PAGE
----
COMMENTS / EXPERT ASSESSMENT
India’s reported blocking of ByteDance’s accounts would be robbery
Published: Mar 31, 2021 08:43 PM
Illustration: Xia Qing/GT

Illustration: Xia Qing/GT



China-based technology company ByteDance, following its video-sharing platform TikTok being banned last June, has reportedly encountered a new round of crackdown in India, with at least two of its bank accounts being blocked for alleged tax evasion.

ByteDance has asked a court to quash the directive that it fears will hit its operations. With 1,300 local employees, the company, in a court filing, said the blocking decision was an abuse of the legal process and would make it hard for it to pay salaries and taxes, Reuters reported, citing anonymous resources.

Information has yet to be confirmed, but it would not be a surprise event as similar incidents have happened to foreign firms in India with authorities using tax evasion as excuse to simply plunder assets from foreign businesses. And holding such a comprehensively exclusive attitude toward foreign capital, New Delhi has put the shackles on its ambitious "Digital India" campaign.

India has banned over 200 Chinese apps since last June, including TikTok which brought in a brand new type of business - short video sharing platform - into the populous nation and swiftly took over the market.

Coming at a time when tension between China and India was high on the border, the bans was largely seen as an attempt to gain leverage in negotiations with China. It also tried to seek economically disengagement with China to cater to feverish economic nationalism in the country.

As a country known for its economic nationalism, India has largely viewed its market as an exclusive domain where foreign investors are allowed to offer financing, but not to gain benefits. Western investors have seen relatively friendly attitude from the Indian government, but the real intention is still to grow its own industries with the help of West. And India's anti-foreign capital sentiment applies to businesses from all countries.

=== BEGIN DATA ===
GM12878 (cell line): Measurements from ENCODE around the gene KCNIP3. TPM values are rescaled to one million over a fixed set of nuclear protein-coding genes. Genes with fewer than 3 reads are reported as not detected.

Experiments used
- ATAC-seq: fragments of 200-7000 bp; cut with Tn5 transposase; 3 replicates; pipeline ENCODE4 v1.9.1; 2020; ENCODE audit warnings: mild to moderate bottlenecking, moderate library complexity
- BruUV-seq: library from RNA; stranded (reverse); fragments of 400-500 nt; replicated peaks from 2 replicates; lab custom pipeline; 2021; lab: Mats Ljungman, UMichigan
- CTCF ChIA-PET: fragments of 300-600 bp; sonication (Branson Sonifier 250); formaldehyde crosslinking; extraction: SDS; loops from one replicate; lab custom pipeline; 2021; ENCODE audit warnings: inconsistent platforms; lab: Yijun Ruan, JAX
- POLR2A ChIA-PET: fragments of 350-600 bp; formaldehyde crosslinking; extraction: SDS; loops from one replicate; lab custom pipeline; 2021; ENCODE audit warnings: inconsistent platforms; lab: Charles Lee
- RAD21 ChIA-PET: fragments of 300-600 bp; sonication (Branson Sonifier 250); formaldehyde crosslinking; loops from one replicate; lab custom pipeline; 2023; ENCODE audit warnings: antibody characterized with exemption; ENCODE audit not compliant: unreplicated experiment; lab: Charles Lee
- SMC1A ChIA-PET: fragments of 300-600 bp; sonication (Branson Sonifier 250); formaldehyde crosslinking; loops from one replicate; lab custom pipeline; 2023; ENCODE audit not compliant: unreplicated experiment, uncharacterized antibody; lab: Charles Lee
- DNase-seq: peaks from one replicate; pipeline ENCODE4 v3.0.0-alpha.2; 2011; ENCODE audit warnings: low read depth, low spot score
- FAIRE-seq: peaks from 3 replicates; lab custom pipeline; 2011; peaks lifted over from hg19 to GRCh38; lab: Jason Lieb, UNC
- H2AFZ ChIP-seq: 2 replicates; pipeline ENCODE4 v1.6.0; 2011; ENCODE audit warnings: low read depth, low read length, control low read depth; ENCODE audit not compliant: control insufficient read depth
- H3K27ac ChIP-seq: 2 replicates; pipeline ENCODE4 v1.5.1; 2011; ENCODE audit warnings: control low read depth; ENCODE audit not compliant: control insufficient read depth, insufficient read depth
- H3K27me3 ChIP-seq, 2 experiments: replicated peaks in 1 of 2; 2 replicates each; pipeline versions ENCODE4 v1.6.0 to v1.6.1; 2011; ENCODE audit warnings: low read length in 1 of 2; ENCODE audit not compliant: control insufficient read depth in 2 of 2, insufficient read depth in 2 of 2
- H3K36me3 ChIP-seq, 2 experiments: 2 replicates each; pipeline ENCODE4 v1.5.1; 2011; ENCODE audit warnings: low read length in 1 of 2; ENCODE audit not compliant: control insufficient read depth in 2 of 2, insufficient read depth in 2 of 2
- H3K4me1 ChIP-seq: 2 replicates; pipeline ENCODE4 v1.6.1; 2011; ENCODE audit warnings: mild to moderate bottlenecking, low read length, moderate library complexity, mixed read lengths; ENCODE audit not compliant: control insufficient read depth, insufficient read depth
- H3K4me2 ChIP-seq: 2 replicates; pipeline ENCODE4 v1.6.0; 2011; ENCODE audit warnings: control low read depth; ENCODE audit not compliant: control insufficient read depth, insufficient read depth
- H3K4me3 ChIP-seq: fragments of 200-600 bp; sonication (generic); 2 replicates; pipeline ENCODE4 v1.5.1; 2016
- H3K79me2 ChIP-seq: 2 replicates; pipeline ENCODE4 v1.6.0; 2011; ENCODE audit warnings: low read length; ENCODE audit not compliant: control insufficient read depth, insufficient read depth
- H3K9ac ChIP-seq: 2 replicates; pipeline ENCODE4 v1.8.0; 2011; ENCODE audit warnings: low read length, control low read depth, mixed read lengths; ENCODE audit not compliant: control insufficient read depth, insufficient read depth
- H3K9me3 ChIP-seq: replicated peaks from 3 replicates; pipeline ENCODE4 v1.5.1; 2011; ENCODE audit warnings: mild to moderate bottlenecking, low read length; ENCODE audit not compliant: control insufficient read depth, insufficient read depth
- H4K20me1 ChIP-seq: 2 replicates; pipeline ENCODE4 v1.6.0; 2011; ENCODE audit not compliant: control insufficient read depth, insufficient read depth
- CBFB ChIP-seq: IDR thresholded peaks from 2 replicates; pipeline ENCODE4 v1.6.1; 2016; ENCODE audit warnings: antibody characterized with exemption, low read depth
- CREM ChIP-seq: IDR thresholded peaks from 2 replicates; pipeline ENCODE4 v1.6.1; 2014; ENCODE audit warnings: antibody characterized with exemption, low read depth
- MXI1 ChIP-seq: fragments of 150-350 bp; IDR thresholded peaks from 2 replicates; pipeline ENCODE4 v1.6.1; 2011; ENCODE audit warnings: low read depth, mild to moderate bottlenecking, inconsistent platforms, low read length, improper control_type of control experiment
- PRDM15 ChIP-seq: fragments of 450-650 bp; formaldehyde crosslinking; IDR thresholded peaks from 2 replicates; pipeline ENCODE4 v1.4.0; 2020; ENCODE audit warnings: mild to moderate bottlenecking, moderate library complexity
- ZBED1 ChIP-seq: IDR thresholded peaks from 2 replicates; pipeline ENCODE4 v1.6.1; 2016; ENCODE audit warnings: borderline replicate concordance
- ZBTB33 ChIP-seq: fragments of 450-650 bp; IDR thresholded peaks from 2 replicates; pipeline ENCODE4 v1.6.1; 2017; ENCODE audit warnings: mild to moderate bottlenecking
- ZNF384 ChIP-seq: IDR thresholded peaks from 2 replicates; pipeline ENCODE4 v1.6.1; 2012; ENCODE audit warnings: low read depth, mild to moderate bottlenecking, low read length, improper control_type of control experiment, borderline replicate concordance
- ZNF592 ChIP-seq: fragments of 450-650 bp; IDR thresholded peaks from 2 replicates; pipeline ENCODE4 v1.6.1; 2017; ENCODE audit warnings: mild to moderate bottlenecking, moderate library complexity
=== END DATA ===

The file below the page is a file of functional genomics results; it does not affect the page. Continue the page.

For the Digital India campaign, which the Modi administration launched five years ago, it also intends to foster a domestic businesses-dominated program to transform the nation into a digitally empowered society and knowledge economy.

However, rosy visions and practical capabilities are two different things; while fulfilling the campaign independently is undoubtedly out of the nation's ability, its "perfect" approach to take advantage of Western capital while deprive them from any interest is definitely unsustainable. 

Being battered by the once-in-a-century pandemic, the largest South Asian economy is now facing an unprecedented tough situation. Its efforts to decouple from China economically have already been proved futile as China again became the largest trading partner for India in 2020 despite the pandemic and New Delhi's constant obstructions.

Recently, India has shown a shred of ease on its restrictions on Chinese investment proposals due to its urgent need of foreign capital to boost its recovery from a recession, especially in the manufacturing sector. But internet industries seemingly cannot yet shun the deep-rooted economic nationalism which will not only limit the progress of its so-called Digital India campaign, but also further slow down its recovery in the post-COVID era. 

China-India economic and trade cooperation, by nature, is mutually beneficial. New Delhi is expected to genuinely reflect on its discriminatory approaches toward Chinese capitals and make concrete efforts to offer a stable and secure environment for Chinese businesses. If not, Chinese companies may need to think seriously about investing in India.

The article was compiled on an interview with Liu Zongyi, secretary-general of the Research Center for China-South Asia Cooperation at Shanghai Institutes for International Studies. bizopinion@globaltimes.com.cn


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